Cryptology ePrint Archive: Report 2015/909

On the Impact of Known-Key Attacks on Hash Functions

Bart Mennink, Bart Preneel

Abstract: Hash functions are often constructed based on permutations or blockciphers, and security proofs are typically done in the ideal permutation or cipher model. However, once these random primitives are instantiated, vulnerabilities of these instantiations may nullify the security. At ASIACRYPT 2007, Knudsen and Rijmen introduced known-key security of blockciphers, which gave rise to many distinguishing attacks on existing blockcipher constructions. In this work, we analyze the impact of such attacks on primitive-based hash functions. We present and formalize the weak cipher model, which captures the case a blockcipher has a certain weakness but is perfectly random otherwise. A specific instance of this model, considering the existence of sets of B queries whose XOR equals 0 at bit-positions C, where C is an index set, covers a wide range of known-key attacks in literature. We apply this instance to the PGV compression functions, as well as to the Groestl (based on two permutations) and Shrimpton-Stam (based on three permutations) compression functions, and show that these designs do not seriously succumb to any differential known-key attack known to date.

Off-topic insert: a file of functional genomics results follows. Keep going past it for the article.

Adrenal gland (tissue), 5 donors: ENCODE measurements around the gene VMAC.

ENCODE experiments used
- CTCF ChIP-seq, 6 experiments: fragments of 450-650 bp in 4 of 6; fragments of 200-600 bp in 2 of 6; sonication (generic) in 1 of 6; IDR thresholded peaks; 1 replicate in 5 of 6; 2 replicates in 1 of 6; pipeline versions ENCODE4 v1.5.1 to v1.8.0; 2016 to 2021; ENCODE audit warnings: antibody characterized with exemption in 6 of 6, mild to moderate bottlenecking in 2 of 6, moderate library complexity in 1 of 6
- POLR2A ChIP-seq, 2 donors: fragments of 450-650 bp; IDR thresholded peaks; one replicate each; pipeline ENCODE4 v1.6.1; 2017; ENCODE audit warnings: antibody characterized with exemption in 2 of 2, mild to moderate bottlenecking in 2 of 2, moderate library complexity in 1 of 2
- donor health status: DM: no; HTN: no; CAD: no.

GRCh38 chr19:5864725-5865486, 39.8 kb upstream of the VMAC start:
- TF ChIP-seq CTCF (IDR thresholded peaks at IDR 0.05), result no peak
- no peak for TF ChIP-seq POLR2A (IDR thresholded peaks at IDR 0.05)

Category / Keywords: secret-key cryptography / hash functions, known-key security, Knudsen-Rijmen, PGV, Groestl, Shrimpton-Stam, collision resistance, preimage resistance

Original Publication (with major differences): IACR-ASIACRYPT-2015

Date: received 17 Sep 2015, last revised 25 Nov 2015

Contact author: bart mennink at esat kuleuven be

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Version: 20151125:125723 (All versions of this report)

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